Swiping Her Off Her Feet


When Lior Genish, 29, a Sabra living in New York City, first joined the Jewish dating app JSwipe on an impulse last year, she did not expect to meet her husband through the dating app.

But she had nothing to lose.

“I saw that all my friends were on it, and I had no desire to join until one night I was bored and lonely and needed to make a change in my life,” Genish told The Jewish Week.

Though she met a few nice guys through JSwipe, none of them felt like “the one.” Then she met Chen Genish, today her husband. “Right away I knew there was something special there.”

Chen proposed to Lior on July 4, 2015 and they got married in Israel this fall, JSwipe’s first successful match.   

In the subsequent year and a half, hundreds of other couples have followed suit, according to JSwipe founder David Yarus.

“When JSwipe users are successful, they delete the app,” Yarus explained in a phone interview with The Jewish Week. “And because not all users will write to let us know they were successful, we don’t have exact numbers, but we know it’s in the hundreds, and we’ve even been informed of a couple of JSwipe babies.”

Yarus is glad that JSwipe is bringing so many couples together for serious relationships.

“With technology so prevalent in our lives, the ability to use the latest and greatest technology to find Jewish love is a game changer,” he said. “Now the same tools and innovation available to the broader world are also for young Jews looking for like-minded peers interested in dating and marrying Jewish. This makes it so much easier to date within the faith for everyone from the casual ‘Just Jewish’ cultural Jews to those more traditional and observant. We just love love.”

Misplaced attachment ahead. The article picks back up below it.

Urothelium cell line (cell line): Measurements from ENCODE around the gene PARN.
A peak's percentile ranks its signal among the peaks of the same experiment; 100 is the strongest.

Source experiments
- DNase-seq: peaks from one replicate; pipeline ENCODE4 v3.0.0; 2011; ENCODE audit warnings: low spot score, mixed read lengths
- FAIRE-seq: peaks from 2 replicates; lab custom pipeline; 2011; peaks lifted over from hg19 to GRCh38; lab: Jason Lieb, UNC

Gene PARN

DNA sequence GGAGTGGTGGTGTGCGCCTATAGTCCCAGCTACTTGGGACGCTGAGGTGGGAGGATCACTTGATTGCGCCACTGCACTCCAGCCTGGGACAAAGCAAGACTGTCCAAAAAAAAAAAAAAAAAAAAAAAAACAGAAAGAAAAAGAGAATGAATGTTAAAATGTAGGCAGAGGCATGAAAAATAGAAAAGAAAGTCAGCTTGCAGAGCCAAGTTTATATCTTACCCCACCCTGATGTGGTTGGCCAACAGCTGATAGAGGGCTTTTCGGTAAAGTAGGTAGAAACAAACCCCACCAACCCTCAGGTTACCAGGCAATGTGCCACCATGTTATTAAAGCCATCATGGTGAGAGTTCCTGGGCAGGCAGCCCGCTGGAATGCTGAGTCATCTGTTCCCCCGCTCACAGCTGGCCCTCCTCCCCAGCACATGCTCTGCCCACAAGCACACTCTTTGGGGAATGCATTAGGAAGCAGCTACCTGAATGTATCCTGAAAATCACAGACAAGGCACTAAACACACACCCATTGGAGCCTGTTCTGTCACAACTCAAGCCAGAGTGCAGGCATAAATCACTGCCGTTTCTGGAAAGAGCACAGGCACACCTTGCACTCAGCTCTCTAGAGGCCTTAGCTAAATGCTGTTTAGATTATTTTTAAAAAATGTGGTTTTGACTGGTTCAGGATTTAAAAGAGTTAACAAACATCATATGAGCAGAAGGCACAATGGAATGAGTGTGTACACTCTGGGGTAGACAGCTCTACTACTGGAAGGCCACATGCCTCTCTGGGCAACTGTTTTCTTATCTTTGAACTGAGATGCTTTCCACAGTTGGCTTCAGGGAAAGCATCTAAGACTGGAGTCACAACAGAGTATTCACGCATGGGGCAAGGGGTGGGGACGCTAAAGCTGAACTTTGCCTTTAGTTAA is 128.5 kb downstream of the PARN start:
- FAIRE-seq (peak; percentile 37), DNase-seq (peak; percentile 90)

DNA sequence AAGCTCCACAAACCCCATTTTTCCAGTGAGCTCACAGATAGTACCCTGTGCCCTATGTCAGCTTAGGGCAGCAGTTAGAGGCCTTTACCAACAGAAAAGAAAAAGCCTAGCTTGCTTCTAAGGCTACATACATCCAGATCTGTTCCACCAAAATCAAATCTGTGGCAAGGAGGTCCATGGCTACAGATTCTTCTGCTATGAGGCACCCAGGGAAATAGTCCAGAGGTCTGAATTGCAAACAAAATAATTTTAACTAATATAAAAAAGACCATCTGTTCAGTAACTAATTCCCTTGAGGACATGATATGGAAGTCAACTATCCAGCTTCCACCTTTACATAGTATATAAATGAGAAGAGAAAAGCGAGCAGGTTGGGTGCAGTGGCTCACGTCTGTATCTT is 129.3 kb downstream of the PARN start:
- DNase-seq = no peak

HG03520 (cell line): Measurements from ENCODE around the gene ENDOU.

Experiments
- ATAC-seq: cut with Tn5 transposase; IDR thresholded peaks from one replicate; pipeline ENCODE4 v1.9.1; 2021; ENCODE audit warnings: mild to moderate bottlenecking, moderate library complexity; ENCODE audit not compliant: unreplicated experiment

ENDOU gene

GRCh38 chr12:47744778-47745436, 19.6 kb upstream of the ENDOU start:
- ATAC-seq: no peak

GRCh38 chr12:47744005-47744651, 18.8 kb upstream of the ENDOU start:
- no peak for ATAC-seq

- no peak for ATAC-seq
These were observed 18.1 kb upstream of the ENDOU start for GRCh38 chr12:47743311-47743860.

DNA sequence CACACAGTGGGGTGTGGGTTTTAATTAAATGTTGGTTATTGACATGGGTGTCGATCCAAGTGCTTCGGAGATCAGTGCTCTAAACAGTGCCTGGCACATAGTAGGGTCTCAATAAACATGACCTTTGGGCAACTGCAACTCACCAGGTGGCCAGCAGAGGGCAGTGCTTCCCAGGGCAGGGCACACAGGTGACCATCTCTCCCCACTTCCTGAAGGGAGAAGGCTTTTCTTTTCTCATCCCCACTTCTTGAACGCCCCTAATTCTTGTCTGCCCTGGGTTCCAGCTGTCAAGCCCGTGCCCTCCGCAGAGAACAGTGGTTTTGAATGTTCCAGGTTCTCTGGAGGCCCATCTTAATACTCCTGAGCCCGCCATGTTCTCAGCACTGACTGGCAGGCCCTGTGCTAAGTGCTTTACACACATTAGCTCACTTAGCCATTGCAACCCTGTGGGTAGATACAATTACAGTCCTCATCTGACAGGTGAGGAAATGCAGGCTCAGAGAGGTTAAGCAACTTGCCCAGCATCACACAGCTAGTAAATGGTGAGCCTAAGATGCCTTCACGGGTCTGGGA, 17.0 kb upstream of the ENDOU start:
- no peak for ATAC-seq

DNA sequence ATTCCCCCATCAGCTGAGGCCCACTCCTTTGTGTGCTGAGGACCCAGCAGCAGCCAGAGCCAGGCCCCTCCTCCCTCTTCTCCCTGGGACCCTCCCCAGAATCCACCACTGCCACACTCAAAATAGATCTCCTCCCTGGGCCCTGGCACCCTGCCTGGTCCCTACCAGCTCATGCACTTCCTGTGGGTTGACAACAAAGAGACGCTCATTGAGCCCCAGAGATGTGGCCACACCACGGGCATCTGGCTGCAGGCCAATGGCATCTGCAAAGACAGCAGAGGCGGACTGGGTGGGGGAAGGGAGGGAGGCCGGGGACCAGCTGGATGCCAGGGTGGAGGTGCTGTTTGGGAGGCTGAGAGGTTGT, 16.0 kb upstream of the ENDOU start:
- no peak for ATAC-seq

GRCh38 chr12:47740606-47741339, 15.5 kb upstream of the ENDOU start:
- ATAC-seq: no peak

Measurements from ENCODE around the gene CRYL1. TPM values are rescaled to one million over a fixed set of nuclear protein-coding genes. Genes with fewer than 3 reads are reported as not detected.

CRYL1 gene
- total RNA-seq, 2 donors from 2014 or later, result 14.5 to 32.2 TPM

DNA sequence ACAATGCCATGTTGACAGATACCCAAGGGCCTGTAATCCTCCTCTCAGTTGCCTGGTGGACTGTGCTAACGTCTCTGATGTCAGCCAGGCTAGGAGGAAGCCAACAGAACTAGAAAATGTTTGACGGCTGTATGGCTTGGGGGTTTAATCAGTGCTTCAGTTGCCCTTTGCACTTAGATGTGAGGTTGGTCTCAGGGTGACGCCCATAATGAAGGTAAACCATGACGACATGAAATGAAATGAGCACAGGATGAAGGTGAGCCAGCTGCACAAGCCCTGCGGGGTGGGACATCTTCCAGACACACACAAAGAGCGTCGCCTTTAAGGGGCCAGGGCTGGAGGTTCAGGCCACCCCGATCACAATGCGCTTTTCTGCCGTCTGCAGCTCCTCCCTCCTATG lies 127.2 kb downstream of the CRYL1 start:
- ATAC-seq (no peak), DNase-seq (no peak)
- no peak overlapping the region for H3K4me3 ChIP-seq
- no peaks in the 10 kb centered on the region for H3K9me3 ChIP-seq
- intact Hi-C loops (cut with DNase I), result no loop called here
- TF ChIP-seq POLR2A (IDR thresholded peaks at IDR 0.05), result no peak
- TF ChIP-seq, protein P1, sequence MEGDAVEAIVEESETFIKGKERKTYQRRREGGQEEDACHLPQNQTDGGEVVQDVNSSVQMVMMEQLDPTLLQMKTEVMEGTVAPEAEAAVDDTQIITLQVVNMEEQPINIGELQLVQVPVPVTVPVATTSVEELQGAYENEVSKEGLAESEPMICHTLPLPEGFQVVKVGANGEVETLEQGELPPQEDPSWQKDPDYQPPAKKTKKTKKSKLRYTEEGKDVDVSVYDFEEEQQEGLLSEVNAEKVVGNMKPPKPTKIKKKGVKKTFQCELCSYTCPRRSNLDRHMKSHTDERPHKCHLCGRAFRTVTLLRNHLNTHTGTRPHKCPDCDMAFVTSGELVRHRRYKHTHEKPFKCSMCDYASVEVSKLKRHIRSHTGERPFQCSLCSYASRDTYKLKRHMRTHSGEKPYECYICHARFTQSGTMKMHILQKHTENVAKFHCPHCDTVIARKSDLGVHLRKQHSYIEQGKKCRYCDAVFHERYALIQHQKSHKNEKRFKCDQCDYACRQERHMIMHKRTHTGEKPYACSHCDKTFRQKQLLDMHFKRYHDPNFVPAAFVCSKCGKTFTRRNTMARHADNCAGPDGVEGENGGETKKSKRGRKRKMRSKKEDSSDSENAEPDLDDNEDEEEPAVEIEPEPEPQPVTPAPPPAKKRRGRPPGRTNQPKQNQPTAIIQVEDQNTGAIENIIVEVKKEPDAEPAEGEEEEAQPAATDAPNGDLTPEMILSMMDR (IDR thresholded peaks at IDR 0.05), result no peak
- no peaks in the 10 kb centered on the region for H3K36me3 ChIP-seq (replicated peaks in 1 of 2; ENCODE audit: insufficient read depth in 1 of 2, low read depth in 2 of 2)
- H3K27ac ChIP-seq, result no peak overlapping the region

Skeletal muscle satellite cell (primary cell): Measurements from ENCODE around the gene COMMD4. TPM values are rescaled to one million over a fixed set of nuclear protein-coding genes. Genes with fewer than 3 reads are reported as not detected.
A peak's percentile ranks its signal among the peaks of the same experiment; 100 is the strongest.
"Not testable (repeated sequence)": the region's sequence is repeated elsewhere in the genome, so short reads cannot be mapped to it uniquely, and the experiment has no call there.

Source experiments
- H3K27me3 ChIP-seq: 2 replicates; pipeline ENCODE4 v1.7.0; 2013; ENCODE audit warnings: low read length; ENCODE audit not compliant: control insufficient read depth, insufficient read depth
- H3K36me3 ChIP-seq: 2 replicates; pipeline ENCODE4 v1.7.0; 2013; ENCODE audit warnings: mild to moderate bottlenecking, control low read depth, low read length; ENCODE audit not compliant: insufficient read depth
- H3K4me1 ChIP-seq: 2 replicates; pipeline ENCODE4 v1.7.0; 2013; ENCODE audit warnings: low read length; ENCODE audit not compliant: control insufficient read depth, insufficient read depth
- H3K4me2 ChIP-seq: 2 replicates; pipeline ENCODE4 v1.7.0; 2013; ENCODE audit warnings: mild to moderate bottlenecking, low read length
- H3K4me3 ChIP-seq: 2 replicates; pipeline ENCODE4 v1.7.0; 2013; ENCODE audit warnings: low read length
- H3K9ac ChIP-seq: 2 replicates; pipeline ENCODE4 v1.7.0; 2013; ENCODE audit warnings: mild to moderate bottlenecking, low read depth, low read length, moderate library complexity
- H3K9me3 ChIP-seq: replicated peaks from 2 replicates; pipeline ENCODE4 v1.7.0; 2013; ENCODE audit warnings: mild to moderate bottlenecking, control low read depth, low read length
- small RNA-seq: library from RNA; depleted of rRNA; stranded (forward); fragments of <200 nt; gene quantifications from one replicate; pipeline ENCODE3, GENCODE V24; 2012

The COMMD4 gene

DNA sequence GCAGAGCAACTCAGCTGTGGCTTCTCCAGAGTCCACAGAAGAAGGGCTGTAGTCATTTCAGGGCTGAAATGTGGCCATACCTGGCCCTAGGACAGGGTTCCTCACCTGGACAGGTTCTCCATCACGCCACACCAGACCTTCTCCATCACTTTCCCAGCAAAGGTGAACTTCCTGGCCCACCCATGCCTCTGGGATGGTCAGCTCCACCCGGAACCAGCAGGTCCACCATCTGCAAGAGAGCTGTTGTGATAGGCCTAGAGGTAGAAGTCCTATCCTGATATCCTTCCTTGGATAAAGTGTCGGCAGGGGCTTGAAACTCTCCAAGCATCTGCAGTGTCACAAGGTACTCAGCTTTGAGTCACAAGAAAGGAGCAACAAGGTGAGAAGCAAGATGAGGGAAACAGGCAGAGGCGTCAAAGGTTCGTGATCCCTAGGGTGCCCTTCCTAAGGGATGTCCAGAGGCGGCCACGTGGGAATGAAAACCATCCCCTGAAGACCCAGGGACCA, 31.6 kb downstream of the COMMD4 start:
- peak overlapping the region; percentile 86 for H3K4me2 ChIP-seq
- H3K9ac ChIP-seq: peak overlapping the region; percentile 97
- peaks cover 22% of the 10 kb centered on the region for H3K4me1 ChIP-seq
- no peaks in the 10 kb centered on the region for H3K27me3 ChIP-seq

Because of JSwipe’s success, a growing number of marriage-minded men and women have come to see JSwipe as a serious dating alternative app to a Tinder-style hookup app. 

“I do think the reputation is moving towards a serious dating app,” Ahuva Graber Winik, 29, said in an email. “Everyone is hearing more and more stories of people getting engaged and married. I think it is so important for singles to know that people are meeting and getting married through apps like JSwipe.”

Winik, assistant director of religious education at Congregation Rodeph Sholom in Manhattan, met her husband, Peter Winik, on JSwipe – they tied the knot over Memorial Day weekend this year. They are now expecting their first baby.

Ahuva likes to spread the word about JSwipe’s potential to help people find a life partner.

“The [dating] process can get you down so much,” she wrote, “and it can seem like an impossible feat to meet an actual long-term partner.”

Yarus, who described himself as a “hopeless romantic,” shared with The Jewish Week one of his favorite success stories. It involves a couple that was swiping globally. He was located in London; she, in New York; they started messaging. Despite the distance, the two fell in love and got married.

“I like the stories that are sort of surreal and wouldn’t have happened without JSwipe,” said Yarus.